Funeral Sermon for Gary Wayne Bruce, based on Ps 23; Rev 21:1-6 & Jn 14:1-6 by Rev. Garth Wehrfritz-Hanson, May 13, 2010.
We do not know what the future holds. Our life consists of both the known and the unknown. If Gary, or you Martha, or all of you other family members and friends of Gary here today had to choose—I’m sure that neither Gary nor any of you would have chosen Gary to become ill and have that illness claim his life. Death comes to us all; yet, we struggle to accept it—especially when it claims a loved one whom we were hoping would live among us for many more years to come. Yes, I am certain that the loss of your loved one, Gary hurts you. At times like this we turn to God for help; who, like a Good Shepherd, promises to be with us.
In the twenty-third Psalm, the psalmist reminds us that God is not far away from us. Rather, in the psalmist’s words: “Even though I walk through the valley of the shadow of death, I fear no evil; for you are with me…” Your beloved Gary has now passed through the valley of death. You feel his absence and miss him. Your tears are tears of pain and loss. There is an empty place deep inside your lives because Gary is no longer with you.
Yes, Gary has passed through the valley of death. To say this is not to be macabre, but to face life truthfully. Too much of our life is spent ignoring or repressing this reality and that is another reason why the death of a loved one affects us so deeply; we cannot avoid facing the power of death over us.
Yet, we trust the promise of God our shepherd, who through the words of the psalmist, said: “Even though I walk through the valley of the shadow of death, I fear no evil; for you are with me.” Notice in these words that the valley of death is not our final destination. No. Rather, we walk through it. Just as a loving shepherd leads their sheep from dangerous to safe places; so God takes us by the hand and walks with us through death and leads us to the safe place of life everlasting—if we trust in God.
Here I am reminded of two other promises from the Bible that re-affirm this promise in our Psalm of God being with us. In Matthew’s Gospel, in fulfillment of a prophecy from Isaiah; when Jesus was born one of his names is Emmanuel; which literally means God is with us. And, in Matthew’s Gospel, the last words Jesus says to his disciples in the form of a promise are these: “And remember, I am with you always, to the end of the age.” What a wonderful promise that is! Such a promise helps to ease your loss—giving you assurance about the eternal destiny of your loved one. The cross did not ultimately kill Jesus and keep him in the grave. No. Rather, God raised Jesus from the dead and Jesus has promised that he is with us always—even and especially during our most difficult times in life. We can count on him and place our trust in him and his word—which has the power to create new hope and new life.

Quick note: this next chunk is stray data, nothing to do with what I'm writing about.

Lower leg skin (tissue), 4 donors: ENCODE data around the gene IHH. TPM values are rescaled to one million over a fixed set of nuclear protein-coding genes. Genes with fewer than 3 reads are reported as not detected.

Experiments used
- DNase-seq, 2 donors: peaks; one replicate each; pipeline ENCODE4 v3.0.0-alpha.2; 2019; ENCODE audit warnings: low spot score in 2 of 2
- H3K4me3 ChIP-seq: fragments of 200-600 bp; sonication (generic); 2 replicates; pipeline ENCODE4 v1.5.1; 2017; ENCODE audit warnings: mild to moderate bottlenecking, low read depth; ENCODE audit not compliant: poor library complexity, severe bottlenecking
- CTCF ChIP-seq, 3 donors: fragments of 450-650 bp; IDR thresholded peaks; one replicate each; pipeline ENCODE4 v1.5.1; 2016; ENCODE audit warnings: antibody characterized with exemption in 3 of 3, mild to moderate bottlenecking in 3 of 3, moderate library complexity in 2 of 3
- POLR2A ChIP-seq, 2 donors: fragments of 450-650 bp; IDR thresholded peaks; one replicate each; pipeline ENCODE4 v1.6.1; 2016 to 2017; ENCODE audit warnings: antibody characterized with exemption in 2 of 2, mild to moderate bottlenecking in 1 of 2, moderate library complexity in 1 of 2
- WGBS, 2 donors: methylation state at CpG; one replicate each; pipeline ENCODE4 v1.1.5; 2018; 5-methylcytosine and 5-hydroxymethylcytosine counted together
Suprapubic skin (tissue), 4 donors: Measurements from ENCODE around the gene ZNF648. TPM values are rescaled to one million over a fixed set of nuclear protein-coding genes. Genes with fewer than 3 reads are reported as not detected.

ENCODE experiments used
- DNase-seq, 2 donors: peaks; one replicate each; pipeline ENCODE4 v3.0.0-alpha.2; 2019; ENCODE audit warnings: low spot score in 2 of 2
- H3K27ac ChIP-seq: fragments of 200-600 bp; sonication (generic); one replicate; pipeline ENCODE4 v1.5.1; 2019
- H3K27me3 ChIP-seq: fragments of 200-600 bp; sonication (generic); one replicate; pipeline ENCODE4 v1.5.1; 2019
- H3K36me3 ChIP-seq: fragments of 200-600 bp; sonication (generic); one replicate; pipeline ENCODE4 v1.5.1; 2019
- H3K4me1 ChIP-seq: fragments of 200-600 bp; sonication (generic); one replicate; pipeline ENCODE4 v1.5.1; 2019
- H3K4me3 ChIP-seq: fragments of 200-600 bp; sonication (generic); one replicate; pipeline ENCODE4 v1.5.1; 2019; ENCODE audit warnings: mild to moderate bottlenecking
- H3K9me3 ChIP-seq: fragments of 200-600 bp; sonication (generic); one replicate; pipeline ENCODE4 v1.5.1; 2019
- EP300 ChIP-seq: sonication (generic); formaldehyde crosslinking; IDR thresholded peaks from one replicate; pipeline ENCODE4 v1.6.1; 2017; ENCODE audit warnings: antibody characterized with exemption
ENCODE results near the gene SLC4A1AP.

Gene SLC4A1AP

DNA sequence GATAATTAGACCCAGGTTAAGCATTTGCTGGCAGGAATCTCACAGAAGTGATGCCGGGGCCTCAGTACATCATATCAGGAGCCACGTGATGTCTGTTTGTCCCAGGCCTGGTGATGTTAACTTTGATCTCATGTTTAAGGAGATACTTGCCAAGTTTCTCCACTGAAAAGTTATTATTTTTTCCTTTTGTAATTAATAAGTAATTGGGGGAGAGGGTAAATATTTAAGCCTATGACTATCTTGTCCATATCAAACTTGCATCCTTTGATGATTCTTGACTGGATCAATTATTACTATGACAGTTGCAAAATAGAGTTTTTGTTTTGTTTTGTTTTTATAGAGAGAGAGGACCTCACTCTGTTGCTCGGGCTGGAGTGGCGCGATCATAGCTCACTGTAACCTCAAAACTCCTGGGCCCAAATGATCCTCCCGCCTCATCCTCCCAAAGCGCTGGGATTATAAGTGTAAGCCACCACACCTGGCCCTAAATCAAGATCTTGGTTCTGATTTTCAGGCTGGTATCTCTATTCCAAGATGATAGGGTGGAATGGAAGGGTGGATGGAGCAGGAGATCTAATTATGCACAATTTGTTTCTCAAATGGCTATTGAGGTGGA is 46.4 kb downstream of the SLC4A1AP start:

So, in the midst of your sorrow and hurt; as you remember Gary and mourn his loss; I invite you to hear the following words of comfort and promise from God’s word: God's good news, which seems too good to be true—yet, it is true. Hear then what God’s word promises, in the Book of Revelation: “To the thirsty I will give water without price.” By contrast, the world says, “everything has a price tag.” Not so with God. God’s ways are not our ways; and so God promises: “To the thirsty I will give water without price—as a gift.”
Listen also to this promise from Revelation, God: “will wipe every tear from our eyes. Death will be no more; mourning and crying and pain will be no more, for the first things have passed away. And he who sat upon the throne said, ‘See, I make all things new.’” That means God makes Gary new too. Whatever problems, shortcomings or sufferings Gary had in this life will be taken away. Yes, some of us—preachers like me—may have wished he would have come to church. Yes, a few of us here today wish we could have been given the opportunity to know Gary more, yet, none of us knew him as thoroughly as God does. Thus it is ultimately into God's mercy that all of us shall find refuge. We may stay awake nights and worry, perhaps too much, about standing before the Judge of all peoples—including you and I. If we can approach the Almighty with faith as Christians, we can picture that day as a day of great joy, not a day to dread. You see, not one of us has a perfect faith. When the LORD asks, “Do you want justice?”, the best answer is “No, please LORD, I want mercy.” Another word for mercy in Revelation is “thirst,” asking for free water. The world answers “no” too often, but God says: “To the thirsty I will give water without price from the fountain of the water of life.” In the name of God Almighty, and for the sake of our brother, Gary, we ask for mercy, through the resurrection power of Jesus the Christ—who has conquered the powers of evil, sin, and death.
Today, in the church year, we celebrate Ascension Day, which is forty days after Easter Sunday—hence, it always falls on a Thursday. On this day we remember Jesus, who, as we confess in our Apostles’ Creed: “ascended into heaven, and is seated at the right hand of the Father.” In our text from John, Jesus hints at his ascension too when he promises that he is going to his Father’s house where there are many rooms; and he is going there to prepare a place for us. In this sense, Jesus by ascending into heaven is opening the doors of heaven for us. The ascension then reaffirms Christ’s divine saving power, and his place of honour beside God the Father in heaven.
So, may our hope and prayer for Gary and for you and me be the same as these words of scripture that we sing in the liturgy of the church, “Return to the Lord, your God, for he is gracious and merciful, slow to anger, and abounding in steadfast love, abounding in steadfast love.” Amen!